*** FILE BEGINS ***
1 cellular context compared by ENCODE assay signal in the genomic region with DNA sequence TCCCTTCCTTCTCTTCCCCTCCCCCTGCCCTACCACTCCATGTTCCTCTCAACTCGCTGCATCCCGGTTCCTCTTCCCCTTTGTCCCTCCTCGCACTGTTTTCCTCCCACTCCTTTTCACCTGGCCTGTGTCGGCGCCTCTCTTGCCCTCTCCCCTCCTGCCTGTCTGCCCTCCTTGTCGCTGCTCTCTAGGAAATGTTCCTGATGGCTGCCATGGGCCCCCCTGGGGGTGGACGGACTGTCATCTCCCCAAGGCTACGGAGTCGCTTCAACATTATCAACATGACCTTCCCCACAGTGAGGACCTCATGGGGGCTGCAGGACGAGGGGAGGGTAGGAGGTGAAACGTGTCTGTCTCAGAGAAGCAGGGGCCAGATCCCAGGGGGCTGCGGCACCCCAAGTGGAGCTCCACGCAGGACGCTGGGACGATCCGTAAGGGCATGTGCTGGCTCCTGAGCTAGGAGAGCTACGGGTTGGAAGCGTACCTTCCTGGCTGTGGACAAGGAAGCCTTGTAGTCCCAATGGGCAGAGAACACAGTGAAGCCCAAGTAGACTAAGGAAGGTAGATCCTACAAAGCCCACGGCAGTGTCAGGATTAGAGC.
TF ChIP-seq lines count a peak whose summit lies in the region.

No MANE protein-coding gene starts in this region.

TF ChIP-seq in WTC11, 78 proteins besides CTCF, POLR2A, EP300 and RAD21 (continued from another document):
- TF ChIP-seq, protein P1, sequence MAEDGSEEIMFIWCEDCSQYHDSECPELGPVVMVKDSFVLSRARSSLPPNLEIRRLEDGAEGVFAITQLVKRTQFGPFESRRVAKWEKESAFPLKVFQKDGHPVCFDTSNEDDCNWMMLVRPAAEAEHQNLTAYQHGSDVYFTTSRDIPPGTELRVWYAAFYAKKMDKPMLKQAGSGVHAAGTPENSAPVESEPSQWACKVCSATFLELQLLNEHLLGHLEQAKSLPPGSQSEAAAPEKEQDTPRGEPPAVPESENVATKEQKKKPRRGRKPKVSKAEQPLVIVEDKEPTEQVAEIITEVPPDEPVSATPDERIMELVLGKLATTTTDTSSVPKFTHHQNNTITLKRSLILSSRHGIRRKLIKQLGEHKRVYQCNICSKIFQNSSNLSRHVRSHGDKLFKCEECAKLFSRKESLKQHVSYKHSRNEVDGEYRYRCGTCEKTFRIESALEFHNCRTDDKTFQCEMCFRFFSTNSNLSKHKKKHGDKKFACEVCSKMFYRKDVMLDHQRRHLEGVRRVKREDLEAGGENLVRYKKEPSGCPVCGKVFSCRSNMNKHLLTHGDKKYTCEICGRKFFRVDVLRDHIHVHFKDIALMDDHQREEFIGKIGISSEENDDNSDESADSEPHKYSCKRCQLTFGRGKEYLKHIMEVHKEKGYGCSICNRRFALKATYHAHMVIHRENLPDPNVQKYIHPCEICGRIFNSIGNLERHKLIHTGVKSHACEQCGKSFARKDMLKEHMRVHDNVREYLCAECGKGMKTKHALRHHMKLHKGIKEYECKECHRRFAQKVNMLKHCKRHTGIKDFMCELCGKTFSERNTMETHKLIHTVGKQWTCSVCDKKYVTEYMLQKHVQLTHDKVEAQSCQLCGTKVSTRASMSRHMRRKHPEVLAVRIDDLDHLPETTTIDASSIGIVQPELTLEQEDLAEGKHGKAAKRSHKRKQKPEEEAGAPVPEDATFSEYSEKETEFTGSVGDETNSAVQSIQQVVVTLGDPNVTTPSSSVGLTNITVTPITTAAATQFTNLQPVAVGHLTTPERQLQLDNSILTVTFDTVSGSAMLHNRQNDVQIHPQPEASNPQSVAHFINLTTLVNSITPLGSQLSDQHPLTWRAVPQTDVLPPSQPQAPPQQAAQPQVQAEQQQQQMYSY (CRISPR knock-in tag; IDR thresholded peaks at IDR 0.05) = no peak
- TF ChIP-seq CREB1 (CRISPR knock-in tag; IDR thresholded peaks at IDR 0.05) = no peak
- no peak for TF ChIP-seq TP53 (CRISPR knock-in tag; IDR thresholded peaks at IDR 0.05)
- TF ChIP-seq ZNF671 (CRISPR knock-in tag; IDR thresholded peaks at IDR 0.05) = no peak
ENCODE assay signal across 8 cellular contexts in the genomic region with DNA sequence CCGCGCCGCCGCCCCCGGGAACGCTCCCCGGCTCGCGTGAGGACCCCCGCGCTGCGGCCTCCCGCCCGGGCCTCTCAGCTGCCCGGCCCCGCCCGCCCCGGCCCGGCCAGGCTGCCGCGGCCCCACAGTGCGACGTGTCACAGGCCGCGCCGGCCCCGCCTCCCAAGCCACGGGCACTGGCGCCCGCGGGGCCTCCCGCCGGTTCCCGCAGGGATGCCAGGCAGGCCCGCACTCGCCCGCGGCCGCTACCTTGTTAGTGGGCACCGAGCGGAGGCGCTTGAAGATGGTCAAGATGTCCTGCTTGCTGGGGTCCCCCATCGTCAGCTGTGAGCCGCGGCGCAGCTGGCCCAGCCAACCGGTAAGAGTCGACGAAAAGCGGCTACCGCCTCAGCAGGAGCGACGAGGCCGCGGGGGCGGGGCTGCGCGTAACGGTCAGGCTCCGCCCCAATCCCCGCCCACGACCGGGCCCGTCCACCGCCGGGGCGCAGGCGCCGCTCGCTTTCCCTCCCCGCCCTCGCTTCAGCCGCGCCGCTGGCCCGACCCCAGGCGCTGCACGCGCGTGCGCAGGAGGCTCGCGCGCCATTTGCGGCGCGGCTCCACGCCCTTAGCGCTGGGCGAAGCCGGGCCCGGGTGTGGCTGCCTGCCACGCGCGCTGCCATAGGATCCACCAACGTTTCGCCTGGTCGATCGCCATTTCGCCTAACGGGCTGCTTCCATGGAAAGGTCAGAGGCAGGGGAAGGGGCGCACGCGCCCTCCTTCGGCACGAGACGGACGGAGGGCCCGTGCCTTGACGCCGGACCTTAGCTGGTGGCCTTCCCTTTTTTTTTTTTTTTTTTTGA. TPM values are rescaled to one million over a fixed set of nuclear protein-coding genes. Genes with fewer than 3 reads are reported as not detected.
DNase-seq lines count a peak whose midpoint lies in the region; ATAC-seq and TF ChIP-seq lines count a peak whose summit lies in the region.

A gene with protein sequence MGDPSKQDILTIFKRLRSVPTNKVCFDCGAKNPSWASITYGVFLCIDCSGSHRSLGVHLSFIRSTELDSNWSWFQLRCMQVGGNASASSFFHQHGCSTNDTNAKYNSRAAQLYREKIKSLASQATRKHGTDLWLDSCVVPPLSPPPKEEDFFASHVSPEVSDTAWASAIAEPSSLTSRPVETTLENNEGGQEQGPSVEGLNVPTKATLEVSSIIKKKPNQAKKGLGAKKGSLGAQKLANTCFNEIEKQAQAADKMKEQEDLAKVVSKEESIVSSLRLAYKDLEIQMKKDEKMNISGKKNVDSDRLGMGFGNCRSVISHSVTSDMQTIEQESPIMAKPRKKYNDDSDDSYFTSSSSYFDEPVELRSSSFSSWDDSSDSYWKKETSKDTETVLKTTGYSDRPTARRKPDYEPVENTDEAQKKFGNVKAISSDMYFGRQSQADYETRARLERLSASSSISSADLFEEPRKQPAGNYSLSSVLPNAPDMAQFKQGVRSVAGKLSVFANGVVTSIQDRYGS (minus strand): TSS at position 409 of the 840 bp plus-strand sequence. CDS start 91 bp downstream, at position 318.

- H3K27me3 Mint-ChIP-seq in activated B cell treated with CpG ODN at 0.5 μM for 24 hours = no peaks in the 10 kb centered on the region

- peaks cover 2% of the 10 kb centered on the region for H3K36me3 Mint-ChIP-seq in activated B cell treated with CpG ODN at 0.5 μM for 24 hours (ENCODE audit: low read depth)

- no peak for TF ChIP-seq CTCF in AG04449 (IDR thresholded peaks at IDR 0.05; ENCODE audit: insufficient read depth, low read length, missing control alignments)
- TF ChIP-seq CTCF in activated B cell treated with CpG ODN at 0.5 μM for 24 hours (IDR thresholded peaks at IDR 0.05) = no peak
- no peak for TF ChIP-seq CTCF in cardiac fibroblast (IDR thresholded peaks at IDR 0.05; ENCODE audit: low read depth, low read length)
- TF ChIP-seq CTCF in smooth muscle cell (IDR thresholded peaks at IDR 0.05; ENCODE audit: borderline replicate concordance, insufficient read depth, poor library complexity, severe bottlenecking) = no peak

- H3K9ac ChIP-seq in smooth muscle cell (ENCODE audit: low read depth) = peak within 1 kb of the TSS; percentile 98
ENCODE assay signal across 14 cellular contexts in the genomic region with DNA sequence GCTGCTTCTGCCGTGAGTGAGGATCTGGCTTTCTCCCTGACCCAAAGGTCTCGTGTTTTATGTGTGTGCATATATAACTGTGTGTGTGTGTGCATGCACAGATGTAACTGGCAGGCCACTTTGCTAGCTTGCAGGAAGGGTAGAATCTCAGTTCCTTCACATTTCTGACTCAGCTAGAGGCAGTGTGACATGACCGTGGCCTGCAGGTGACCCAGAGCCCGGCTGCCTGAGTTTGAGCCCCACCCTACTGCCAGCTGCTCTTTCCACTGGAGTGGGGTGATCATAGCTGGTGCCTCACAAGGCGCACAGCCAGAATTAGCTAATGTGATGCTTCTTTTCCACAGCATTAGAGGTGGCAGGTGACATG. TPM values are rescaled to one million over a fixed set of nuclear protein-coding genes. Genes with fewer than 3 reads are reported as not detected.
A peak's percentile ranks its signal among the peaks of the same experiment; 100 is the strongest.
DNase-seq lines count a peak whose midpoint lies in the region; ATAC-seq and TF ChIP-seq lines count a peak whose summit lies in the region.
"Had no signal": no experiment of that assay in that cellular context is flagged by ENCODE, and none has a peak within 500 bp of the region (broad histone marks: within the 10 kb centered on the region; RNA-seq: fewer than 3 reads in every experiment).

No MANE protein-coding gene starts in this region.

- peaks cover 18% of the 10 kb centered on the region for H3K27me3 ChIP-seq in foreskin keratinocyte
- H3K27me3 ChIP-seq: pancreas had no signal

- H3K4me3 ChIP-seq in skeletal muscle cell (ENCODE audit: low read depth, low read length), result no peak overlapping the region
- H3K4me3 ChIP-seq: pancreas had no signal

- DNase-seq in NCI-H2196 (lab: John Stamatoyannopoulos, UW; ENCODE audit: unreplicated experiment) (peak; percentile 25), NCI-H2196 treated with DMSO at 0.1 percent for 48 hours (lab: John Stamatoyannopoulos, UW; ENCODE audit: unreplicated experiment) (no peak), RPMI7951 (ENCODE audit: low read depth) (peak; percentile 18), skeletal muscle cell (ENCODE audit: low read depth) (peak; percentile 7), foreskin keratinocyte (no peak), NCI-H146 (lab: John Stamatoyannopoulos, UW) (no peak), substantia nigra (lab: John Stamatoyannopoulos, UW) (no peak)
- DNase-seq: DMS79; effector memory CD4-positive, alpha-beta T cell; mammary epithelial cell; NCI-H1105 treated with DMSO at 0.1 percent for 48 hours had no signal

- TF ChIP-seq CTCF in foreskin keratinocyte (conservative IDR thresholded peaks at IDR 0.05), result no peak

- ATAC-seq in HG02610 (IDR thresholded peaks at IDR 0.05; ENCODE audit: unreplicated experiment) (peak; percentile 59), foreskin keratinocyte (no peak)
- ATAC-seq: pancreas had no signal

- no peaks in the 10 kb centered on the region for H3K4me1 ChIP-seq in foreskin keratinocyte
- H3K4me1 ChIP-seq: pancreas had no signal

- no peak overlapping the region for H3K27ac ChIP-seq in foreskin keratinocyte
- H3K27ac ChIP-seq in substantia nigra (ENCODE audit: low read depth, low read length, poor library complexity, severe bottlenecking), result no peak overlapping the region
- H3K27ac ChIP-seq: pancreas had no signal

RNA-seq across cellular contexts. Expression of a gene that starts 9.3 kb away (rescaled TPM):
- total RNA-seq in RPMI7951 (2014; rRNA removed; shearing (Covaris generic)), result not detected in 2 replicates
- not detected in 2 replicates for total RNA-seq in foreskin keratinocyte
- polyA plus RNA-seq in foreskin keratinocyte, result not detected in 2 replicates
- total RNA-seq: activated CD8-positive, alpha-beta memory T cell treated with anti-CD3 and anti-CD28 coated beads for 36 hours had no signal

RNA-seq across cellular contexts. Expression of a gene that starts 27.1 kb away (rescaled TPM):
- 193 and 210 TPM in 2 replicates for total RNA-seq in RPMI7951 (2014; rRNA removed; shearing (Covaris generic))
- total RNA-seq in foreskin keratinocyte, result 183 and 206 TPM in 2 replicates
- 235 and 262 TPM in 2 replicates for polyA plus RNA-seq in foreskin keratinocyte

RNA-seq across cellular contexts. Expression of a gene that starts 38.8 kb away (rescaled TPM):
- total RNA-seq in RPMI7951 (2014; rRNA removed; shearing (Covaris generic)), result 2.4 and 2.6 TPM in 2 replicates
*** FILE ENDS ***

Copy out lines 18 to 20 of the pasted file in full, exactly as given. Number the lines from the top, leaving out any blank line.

- H3K9ac ChIP-seq in smooth muscle cell (ENCODE audit: low read depth) = peak within 1 kb of the TSS; percentile 98
ENCODE assay signal across 14 cellular contexts in the genomic region with DNA sequence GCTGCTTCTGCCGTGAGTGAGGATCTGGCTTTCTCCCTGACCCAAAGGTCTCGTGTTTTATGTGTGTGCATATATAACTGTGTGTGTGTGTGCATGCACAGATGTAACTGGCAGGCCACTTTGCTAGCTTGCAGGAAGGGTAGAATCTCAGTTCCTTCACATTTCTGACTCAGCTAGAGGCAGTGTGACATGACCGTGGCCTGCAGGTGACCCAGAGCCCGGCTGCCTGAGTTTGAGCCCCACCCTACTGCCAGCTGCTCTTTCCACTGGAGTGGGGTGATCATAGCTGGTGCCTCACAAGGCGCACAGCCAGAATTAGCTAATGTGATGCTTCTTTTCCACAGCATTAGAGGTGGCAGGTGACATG. TPM values are rescaled to one million over a fixed set of nuclear protein-coding genes. Genes with fewer than 3 reads are reported as not detected.
A peak's percentile ranks its signal among the peaks of the same experiment; 100 is the strongest.